• Increased heart rate
  • Impaired vision

Understanding Their Addiction

Before approaching the topic with them, it’s important for you to try to understand what they may be experiencing. To you, your relative may seem lazy or unwilling to stop their negative behaviour, however, drug addictions are much more complex than that. 

Many people use substances or certain types of behaviour to avoid confronting a problem that they may be facing. This can include mental health problems, stress or trauma. If your loved one is using ketamine to cope with their issues, this indicates that they are really struggling with them, so taking a sympathetic approach is always the best way to go. 

Once an individual has developed an addiction, stopping may seem impossible to them. Not only can stopping take a toll on them mentally, but physical withdrawal symptoms from ketamine can be very hard to endure. 

Sometimes, individuals can feel embarrassed about their addiction and avoid seeking help from family, friends or rehabilitation centres. That’s why it’s essential to show them that you understand what they are experiencing and that you’re there to support them no matter what.

Understand and Manage Your Own Feelings

It is natural to feel upset or angry at your loved one for their addiction, especially if it has impacted you personally. If you feel any bitterness towards your relative as a result of betrayal or an argument caused by their addiction, allow yourself some time to cool down first before approaching them as arguing will only push them away further.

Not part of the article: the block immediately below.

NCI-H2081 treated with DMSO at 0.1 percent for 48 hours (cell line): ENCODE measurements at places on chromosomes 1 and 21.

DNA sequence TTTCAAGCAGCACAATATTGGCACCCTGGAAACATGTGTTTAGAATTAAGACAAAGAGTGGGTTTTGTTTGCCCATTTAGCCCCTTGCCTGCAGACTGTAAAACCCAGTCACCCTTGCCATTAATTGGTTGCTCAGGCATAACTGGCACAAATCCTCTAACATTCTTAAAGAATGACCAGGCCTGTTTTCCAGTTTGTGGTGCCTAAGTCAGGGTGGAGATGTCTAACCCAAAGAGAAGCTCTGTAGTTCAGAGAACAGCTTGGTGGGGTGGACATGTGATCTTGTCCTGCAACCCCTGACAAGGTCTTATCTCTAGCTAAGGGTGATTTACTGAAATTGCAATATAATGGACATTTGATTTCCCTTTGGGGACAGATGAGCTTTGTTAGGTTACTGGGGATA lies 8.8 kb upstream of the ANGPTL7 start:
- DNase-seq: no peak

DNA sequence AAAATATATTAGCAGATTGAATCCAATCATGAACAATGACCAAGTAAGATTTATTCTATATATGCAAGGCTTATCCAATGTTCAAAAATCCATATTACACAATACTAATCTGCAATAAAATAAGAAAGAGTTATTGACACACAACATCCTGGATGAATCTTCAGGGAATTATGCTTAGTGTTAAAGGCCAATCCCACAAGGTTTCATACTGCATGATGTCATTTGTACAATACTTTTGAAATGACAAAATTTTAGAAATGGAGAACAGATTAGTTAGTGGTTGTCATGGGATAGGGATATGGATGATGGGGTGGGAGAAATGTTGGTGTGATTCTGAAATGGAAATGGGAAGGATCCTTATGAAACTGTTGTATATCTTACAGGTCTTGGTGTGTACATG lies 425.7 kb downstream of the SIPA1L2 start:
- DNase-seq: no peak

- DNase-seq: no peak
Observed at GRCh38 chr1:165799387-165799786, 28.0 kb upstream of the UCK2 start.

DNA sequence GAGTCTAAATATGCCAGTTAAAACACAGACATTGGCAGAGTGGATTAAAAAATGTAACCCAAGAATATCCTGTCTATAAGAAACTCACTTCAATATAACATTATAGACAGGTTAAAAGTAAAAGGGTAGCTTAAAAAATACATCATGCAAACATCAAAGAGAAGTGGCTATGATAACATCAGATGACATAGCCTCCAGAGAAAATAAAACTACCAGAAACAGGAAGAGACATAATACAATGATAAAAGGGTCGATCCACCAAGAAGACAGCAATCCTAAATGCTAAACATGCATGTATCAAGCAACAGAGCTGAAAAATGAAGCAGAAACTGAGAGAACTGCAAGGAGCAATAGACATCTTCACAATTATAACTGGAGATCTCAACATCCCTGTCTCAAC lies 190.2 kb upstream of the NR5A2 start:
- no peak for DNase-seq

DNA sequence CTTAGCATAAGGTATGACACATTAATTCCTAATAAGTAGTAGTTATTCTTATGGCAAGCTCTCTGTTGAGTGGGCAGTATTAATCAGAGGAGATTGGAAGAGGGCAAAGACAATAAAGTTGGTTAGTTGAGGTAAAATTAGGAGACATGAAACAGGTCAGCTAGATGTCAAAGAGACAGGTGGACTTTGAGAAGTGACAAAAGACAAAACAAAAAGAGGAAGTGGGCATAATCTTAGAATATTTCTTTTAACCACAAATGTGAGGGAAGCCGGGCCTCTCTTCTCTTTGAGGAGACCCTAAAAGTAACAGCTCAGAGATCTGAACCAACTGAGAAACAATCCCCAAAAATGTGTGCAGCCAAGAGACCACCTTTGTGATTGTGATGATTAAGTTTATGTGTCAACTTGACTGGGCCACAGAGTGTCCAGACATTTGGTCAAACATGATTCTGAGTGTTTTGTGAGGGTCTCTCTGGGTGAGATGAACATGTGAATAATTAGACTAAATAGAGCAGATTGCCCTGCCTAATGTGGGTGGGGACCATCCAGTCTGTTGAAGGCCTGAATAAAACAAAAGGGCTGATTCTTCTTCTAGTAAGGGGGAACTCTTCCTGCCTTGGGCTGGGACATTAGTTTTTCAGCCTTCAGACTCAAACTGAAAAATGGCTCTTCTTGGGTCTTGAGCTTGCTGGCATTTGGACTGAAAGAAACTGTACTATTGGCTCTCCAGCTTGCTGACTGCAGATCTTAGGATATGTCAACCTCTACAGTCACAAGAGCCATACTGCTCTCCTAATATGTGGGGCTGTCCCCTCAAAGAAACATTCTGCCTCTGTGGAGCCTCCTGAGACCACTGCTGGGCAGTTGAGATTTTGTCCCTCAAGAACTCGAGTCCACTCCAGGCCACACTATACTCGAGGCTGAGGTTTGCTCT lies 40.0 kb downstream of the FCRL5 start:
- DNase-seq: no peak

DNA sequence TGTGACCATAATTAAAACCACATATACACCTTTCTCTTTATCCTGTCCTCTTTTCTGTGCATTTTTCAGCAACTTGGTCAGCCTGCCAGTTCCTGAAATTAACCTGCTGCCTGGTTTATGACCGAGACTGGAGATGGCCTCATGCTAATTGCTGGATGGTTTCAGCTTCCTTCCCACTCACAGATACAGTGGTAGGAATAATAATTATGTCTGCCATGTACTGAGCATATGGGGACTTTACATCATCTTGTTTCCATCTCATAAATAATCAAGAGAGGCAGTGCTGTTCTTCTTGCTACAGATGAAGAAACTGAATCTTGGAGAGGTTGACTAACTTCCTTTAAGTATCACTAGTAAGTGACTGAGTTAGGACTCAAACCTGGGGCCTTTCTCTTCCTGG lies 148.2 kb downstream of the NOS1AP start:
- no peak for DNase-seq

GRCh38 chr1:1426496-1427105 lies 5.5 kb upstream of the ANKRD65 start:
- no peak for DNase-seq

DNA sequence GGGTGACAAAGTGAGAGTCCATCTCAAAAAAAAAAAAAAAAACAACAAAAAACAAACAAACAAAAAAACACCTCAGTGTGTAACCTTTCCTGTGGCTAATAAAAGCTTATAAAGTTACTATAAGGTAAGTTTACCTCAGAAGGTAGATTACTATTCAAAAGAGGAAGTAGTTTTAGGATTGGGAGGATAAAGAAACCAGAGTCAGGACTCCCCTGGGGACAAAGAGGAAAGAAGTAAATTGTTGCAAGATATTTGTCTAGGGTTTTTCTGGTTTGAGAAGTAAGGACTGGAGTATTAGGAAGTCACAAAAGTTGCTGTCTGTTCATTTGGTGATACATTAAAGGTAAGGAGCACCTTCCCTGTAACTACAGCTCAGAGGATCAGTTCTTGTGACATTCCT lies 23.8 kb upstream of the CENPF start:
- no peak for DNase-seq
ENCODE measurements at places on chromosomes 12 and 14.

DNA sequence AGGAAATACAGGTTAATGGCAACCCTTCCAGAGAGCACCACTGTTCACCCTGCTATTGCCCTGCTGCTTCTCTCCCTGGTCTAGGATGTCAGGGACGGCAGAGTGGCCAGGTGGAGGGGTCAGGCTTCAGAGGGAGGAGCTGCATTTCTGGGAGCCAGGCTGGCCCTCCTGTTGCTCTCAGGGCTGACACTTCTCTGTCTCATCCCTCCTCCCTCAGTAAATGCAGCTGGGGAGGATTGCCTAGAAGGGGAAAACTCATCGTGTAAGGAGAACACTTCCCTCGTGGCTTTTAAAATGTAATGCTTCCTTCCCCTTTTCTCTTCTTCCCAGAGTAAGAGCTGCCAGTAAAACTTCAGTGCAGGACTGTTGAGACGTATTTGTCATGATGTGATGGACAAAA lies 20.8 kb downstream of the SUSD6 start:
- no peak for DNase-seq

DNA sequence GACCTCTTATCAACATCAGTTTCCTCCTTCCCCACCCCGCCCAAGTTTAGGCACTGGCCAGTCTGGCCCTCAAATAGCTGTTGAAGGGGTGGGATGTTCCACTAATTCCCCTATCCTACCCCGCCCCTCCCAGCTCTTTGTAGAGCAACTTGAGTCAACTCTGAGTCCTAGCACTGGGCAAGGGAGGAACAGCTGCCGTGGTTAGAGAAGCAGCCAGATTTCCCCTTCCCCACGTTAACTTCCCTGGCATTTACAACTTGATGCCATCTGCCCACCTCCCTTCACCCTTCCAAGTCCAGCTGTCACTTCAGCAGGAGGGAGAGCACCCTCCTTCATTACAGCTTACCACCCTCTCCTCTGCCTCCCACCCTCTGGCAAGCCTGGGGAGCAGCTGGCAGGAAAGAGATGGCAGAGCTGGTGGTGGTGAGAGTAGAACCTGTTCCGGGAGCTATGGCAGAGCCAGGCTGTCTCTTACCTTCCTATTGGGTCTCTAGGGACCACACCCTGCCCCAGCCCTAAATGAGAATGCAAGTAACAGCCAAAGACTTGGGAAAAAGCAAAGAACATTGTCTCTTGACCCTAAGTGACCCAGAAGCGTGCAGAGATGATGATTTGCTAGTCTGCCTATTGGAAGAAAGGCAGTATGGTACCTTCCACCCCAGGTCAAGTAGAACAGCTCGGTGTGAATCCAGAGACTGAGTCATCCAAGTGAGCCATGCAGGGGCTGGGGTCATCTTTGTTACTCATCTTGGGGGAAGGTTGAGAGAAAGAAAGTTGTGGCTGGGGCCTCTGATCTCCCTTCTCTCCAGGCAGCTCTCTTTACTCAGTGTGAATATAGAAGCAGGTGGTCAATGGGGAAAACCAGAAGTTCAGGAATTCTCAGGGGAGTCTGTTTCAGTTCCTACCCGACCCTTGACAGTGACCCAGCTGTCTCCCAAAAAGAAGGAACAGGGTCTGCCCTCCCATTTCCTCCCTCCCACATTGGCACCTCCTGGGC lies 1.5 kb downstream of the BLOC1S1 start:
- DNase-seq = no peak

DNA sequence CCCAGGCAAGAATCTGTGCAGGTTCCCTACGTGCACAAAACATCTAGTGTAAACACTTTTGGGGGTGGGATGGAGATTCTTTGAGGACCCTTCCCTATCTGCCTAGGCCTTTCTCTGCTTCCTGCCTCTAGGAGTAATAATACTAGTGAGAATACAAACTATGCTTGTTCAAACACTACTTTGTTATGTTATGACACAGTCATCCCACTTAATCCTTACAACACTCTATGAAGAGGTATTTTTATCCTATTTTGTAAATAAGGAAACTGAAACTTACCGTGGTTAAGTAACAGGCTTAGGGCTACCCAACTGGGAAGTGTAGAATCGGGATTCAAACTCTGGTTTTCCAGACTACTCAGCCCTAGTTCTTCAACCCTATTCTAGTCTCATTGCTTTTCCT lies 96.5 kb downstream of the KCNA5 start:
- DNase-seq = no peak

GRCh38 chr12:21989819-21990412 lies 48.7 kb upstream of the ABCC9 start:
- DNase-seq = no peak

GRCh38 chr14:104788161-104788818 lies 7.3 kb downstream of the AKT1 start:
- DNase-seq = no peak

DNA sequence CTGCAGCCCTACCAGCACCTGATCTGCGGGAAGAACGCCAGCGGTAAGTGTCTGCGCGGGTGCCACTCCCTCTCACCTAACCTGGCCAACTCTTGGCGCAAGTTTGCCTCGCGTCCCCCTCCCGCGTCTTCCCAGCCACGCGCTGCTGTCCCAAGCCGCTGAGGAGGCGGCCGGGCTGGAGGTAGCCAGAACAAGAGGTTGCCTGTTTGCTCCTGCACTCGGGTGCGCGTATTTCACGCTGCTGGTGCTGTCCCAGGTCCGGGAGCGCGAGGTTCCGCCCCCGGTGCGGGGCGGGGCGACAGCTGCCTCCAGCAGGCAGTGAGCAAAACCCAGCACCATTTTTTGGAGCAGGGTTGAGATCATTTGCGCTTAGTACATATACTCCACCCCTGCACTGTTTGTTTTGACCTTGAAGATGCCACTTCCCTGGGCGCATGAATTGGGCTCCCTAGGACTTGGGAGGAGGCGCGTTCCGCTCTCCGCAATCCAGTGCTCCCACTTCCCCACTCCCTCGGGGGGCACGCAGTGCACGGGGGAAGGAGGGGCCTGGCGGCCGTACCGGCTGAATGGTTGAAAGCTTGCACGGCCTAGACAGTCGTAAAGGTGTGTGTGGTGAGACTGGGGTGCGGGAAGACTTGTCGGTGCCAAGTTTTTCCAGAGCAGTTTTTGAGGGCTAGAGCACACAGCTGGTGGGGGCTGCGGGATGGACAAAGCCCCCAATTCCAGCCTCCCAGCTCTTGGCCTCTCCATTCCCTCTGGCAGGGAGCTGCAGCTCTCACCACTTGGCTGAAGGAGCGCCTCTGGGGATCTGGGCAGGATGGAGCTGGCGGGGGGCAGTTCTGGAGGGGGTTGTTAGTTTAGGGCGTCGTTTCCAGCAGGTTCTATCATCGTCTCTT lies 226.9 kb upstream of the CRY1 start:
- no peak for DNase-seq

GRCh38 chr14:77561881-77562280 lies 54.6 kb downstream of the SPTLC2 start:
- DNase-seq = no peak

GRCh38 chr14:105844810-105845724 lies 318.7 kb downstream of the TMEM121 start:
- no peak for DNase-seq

Setting your own limit on how involved you wish to become in helping them with their addiction is an important step to protecting yourself from being hurt or betrayed again.

How To Approach Your Family Member

Approaching your relative with the right kind of attitude can dictate how the conversation goes. Here are some Dos and Don’ts on how to have a discussion:


  • Speak when you’re both sober.
  • Arrange the conversation in a private, familiar location in case you or your loved one become emotional.
  • Allow plenty of time for the conversation.
  • Discuss how their addiction is impacting those who they care most about. Whilst they may be less concerned about their own situation, they may care more deeply about their loved ones and the distress their addiction is causing them.


  • Be judgemental or critical. This sets the wrong tone for the conversation and your loved one will likely become defensive or leave the conversation entirely.
  • Interrupt them. Give your loved one time to explain how they feel and show them that you’re listening and understanding what they are saying, even if you disagree.
  • Give up. These conversations can be tough and it may seem like you’re not getting anywhere, however, the patience and understanding of a family member or friend is one of the leading reasons why those who are now in recovery sought professional help in the first place.

Getting Them the Right Kind of Help

At Acquiesce, we provide a discreet, highly supported and safe environment within the community for your loved one to recover in. Without being hidden from the real world, our urban recovery model allows individuals to gain all the tools and experience necessary whilst maintaining a carefully monitored level of autonomy and responsibility over their own recovery. This makes the transitional period from treatment a much smoother process, resulting in a more sustainable recovery journey.

Book a free consultation with Acquiesce today to discuss the options available for your loved one with one of our recovery practitioners.